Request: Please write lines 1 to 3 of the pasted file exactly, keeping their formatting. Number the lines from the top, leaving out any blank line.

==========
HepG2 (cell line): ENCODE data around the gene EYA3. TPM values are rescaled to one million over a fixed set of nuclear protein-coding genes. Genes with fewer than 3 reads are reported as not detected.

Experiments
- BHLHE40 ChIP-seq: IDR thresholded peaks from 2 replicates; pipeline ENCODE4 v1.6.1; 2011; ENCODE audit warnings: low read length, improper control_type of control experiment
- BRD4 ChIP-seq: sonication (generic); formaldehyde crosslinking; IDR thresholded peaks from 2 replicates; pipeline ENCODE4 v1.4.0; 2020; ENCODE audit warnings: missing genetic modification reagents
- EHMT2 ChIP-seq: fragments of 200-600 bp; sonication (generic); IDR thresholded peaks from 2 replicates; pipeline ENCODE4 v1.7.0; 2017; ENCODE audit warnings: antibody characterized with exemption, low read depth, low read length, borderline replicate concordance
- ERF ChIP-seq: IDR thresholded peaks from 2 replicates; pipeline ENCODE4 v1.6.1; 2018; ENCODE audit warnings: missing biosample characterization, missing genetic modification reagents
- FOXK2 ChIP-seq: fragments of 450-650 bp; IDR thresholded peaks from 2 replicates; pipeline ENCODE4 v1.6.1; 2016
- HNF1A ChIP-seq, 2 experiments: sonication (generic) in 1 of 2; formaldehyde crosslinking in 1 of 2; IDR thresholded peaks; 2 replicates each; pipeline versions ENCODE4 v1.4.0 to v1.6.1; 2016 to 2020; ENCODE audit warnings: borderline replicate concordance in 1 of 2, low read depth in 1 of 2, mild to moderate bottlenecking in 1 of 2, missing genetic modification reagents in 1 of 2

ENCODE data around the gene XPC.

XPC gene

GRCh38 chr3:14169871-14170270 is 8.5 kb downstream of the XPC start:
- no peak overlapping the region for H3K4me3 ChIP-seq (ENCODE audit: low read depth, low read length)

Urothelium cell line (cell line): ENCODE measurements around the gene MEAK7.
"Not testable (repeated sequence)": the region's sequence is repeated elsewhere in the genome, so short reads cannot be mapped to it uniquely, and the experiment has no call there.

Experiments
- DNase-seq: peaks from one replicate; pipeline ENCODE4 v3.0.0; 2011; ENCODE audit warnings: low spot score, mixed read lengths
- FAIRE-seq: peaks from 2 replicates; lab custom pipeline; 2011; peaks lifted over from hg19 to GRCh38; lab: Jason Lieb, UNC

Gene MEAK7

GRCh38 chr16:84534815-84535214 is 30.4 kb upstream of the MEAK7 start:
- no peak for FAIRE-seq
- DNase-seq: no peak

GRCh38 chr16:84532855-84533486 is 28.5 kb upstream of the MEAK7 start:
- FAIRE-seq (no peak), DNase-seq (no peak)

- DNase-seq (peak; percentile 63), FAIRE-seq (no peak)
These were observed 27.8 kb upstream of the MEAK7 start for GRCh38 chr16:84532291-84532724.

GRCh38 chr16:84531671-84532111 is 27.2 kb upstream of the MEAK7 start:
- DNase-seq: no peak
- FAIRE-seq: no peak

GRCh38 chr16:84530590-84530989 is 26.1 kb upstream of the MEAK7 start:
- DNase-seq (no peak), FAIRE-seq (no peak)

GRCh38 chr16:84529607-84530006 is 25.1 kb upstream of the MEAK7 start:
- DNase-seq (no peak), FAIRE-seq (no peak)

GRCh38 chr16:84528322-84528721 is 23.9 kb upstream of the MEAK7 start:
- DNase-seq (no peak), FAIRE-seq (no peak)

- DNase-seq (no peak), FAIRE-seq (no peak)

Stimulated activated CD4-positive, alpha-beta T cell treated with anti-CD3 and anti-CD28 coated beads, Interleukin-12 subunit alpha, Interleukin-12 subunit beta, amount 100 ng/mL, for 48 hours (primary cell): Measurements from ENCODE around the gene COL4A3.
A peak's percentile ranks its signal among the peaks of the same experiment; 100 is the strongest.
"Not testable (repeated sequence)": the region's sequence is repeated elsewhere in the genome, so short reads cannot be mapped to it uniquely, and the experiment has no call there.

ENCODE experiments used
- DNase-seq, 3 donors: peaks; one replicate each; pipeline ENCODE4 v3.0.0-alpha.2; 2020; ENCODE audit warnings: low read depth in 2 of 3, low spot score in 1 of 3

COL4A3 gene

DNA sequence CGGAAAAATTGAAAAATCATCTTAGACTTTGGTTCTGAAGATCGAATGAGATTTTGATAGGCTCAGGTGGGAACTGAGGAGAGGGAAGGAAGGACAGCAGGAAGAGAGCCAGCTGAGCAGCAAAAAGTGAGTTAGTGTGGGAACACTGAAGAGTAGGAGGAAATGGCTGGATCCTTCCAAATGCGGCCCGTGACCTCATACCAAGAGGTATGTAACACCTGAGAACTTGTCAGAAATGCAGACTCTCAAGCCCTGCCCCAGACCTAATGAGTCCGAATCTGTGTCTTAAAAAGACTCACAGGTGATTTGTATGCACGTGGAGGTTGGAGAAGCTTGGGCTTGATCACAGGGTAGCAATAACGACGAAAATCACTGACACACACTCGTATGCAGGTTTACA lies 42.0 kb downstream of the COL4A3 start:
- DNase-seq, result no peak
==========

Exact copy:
HepG2 (cell line): ENCODE data around the gene EYA3. TPM values are rescaled to one million over a fixed set of nuclear protein-coding genes. Genes with fewer than 3 reads are reported as not detected.

Experiments
- BHLHE40 ChIP-seq: IDR thresholded peaks from 2 replicates; pipeline ENCODE4 v1.6.1; 2011; ENCODE audit warnings: low read length, improper control_type of control experiment